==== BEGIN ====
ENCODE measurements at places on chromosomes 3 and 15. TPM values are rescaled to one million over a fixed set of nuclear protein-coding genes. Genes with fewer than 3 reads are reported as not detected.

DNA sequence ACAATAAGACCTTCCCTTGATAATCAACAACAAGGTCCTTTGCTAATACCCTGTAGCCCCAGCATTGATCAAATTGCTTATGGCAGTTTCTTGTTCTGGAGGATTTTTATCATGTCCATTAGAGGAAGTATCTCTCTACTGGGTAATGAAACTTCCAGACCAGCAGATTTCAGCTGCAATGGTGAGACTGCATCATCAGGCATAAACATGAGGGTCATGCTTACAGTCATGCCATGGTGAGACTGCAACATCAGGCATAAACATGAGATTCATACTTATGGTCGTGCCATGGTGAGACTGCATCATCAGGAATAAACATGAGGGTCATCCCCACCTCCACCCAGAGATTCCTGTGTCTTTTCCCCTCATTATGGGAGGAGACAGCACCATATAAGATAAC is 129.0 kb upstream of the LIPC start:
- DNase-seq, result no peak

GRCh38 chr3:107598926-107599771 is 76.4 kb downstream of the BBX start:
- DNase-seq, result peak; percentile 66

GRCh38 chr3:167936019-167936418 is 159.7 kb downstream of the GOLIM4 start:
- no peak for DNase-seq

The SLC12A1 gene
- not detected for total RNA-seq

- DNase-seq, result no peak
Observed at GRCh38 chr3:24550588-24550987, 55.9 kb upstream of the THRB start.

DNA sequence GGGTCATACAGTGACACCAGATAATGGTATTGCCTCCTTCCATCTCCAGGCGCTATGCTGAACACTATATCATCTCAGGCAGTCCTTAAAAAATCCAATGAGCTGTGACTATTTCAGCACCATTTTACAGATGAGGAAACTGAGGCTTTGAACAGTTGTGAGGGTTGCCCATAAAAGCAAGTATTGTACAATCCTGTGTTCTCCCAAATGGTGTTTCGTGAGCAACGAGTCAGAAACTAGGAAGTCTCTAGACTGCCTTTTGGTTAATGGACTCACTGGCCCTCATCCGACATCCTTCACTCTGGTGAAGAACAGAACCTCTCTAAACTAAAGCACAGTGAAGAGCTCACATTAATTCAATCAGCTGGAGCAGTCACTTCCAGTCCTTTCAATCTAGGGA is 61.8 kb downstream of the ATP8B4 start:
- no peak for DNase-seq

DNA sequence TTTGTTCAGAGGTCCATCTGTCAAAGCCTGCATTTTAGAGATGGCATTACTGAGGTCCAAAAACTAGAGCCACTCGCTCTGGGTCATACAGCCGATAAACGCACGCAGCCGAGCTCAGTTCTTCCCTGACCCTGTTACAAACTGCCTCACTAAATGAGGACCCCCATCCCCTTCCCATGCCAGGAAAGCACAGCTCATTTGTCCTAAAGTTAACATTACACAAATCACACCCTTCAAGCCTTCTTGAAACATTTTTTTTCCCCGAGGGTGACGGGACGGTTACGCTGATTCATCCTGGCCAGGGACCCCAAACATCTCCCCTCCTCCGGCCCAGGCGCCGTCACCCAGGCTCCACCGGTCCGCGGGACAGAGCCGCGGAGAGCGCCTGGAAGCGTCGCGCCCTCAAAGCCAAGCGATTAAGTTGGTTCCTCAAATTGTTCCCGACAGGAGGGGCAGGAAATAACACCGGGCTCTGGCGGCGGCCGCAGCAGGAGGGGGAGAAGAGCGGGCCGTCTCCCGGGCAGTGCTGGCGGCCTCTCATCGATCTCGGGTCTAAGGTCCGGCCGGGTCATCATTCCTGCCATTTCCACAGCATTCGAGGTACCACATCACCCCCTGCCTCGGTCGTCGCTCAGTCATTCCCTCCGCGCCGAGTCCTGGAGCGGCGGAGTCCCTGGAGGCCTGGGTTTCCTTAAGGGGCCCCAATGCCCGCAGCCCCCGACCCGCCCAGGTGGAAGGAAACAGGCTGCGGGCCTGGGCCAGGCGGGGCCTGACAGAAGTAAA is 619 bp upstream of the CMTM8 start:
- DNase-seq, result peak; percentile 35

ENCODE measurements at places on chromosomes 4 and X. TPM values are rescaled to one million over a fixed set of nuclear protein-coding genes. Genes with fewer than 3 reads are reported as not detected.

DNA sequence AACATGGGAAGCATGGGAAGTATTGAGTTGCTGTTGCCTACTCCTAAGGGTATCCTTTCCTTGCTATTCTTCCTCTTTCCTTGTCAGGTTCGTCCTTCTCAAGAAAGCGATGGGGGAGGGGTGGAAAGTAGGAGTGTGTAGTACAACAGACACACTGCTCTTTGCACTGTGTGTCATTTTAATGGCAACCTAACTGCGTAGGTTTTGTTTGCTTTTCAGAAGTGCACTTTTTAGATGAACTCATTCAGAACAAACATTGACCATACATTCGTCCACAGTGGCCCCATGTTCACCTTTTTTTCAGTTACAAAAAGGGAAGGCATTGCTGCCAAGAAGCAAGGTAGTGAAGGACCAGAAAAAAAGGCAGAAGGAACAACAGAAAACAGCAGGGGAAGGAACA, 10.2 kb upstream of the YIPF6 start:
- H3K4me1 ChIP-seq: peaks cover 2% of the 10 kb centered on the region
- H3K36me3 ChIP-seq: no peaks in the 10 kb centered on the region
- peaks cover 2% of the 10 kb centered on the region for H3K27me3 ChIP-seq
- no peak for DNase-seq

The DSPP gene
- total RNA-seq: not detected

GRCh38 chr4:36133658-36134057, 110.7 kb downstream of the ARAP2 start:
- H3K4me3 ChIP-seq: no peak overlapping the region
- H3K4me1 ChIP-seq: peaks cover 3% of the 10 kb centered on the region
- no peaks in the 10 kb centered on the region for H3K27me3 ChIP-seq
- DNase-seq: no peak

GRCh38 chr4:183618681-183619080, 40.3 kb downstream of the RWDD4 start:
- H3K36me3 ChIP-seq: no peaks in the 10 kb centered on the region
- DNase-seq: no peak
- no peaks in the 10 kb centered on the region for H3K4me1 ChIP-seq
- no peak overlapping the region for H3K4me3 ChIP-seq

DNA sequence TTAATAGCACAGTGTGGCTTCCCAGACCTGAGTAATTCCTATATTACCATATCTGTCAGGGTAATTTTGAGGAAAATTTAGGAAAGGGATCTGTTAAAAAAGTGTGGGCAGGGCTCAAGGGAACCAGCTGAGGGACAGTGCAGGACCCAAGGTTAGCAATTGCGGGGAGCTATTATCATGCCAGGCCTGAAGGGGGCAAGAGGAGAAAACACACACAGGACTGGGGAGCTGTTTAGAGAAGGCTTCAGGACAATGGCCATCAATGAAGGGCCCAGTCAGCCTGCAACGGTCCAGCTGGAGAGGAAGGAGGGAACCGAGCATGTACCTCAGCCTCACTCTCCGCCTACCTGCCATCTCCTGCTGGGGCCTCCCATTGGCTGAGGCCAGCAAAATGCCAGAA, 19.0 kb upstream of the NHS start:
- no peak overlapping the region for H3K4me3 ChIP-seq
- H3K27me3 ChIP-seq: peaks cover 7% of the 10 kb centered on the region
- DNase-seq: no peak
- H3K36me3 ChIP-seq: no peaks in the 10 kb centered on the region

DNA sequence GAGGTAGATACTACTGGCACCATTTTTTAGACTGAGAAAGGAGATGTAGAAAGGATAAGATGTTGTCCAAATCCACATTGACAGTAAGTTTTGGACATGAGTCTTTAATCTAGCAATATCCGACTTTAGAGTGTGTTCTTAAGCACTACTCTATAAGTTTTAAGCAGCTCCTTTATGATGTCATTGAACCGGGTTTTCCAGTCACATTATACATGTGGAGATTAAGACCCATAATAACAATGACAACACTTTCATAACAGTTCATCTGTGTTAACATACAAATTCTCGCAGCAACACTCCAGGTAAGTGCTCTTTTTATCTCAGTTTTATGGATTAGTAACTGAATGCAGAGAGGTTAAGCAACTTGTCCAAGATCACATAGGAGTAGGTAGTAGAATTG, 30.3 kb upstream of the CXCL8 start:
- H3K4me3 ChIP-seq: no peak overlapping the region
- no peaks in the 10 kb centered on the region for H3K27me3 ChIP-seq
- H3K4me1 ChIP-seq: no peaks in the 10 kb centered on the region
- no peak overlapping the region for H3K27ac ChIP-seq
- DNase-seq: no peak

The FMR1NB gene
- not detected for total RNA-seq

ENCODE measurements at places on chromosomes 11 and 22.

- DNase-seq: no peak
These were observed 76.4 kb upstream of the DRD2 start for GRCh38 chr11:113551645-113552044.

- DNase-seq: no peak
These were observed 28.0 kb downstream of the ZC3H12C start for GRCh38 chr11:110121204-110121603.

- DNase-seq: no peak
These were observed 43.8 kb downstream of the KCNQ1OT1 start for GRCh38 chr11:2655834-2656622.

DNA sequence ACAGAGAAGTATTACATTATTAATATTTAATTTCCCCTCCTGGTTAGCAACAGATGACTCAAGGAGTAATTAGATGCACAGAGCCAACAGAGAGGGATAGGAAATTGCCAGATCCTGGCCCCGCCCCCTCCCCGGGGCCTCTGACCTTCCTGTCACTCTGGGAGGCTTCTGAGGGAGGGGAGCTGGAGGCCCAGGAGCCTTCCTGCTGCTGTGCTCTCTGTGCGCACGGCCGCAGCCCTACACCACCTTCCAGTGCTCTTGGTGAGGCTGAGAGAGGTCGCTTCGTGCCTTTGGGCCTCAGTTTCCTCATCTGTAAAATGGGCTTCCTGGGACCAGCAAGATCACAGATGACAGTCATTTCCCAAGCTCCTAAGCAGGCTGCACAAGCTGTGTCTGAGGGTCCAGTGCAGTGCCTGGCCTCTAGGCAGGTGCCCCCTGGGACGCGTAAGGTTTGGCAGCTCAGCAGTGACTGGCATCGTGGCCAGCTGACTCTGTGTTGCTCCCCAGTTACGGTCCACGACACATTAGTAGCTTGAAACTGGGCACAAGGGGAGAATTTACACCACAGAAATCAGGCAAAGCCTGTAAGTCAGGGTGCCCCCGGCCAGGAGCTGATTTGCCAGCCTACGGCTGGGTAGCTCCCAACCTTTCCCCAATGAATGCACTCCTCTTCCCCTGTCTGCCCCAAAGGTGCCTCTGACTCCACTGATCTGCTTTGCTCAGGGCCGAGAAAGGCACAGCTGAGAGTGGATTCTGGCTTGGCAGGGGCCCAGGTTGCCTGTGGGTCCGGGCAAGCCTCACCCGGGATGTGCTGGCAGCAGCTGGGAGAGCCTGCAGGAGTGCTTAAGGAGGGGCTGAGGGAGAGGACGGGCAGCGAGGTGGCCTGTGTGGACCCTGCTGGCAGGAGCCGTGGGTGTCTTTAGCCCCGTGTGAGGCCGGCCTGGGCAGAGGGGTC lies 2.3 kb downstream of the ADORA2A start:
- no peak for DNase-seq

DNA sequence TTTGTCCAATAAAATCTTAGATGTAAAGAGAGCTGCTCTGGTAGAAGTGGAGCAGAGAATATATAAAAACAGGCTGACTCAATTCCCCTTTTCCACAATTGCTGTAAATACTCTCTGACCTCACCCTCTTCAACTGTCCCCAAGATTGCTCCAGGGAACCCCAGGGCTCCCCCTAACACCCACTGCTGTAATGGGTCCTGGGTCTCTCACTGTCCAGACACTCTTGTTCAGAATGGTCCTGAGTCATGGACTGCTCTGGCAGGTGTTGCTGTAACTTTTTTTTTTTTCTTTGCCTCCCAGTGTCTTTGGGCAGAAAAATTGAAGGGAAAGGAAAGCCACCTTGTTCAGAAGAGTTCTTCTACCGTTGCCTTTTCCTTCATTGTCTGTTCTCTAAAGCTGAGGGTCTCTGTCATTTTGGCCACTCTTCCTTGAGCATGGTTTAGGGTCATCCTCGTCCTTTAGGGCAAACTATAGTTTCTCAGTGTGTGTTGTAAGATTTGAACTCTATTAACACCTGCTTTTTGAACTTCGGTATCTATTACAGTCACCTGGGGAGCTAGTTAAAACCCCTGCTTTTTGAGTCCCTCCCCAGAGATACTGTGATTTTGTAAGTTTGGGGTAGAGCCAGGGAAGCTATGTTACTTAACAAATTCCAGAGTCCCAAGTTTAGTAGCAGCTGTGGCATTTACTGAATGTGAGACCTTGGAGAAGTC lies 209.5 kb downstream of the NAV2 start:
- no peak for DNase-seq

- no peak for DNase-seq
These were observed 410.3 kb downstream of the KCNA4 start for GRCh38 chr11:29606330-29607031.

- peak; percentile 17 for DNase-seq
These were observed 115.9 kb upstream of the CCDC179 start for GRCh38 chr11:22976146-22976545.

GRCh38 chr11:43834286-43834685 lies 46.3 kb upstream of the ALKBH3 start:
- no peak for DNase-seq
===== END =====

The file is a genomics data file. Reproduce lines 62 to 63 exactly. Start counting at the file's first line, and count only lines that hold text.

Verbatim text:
GRCh38 chr11:43834286-43834685 lies 46.3 kb upstream of the ALKBH3 start:
- no peak for DNase-seq